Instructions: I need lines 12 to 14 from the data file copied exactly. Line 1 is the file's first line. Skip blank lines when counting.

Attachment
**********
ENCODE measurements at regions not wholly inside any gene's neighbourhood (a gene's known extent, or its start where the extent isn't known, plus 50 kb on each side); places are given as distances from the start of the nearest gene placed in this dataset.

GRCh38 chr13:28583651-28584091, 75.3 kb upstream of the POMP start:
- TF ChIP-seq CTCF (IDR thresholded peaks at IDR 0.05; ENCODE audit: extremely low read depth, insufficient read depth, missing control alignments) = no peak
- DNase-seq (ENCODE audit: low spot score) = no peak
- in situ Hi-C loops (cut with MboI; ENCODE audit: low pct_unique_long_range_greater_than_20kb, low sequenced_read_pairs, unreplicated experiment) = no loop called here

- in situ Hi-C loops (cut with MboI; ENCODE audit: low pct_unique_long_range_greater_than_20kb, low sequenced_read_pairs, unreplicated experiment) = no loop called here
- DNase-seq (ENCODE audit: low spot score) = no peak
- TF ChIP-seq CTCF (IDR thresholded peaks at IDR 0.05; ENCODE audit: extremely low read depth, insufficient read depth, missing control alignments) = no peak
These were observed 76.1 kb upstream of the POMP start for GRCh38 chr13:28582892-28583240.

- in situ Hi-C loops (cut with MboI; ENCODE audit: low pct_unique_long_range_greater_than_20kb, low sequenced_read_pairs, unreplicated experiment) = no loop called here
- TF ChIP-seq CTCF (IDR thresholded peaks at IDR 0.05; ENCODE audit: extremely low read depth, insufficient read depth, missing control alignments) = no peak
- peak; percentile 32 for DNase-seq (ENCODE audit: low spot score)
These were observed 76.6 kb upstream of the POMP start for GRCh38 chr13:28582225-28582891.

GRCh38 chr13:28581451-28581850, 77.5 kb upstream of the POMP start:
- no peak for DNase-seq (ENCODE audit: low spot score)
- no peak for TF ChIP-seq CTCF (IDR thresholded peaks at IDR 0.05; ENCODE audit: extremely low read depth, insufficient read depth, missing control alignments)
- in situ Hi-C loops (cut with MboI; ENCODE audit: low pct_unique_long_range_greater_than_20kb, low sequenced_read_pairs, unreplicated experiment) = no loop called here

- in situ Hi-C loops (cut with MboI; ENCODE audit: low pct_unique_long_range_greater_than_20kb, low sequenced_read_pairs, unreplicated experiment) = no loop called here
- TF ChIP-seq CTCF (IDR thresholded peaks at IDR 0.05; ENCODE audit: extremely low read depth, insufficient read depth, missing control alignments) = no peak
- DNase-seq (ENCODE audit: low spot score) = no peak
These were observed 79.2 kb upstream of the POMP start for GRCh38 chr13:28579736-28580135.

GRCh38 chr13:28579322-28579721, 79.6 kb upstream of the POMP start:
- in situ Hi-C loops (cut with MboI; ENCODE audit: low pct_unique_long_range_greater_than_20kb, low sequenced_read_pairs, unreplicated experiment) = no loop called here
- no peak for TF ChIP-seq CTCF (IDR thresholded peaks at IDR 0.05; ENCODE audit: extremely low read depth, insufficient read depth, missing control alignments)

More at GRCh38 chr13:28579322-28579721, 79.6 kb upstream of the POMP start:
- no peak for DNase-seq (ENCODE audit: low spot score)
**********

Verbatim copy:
- peak; percentile 32 for DNase-seq (ENCODE audit: low spot score)
These were observed 76.6 kb upstream of the POMP start for GRCh38 chr13:28582225-28582891.

GRCh38 chr13:28581451-28581850, 77.5 kb upstream of the POMP start: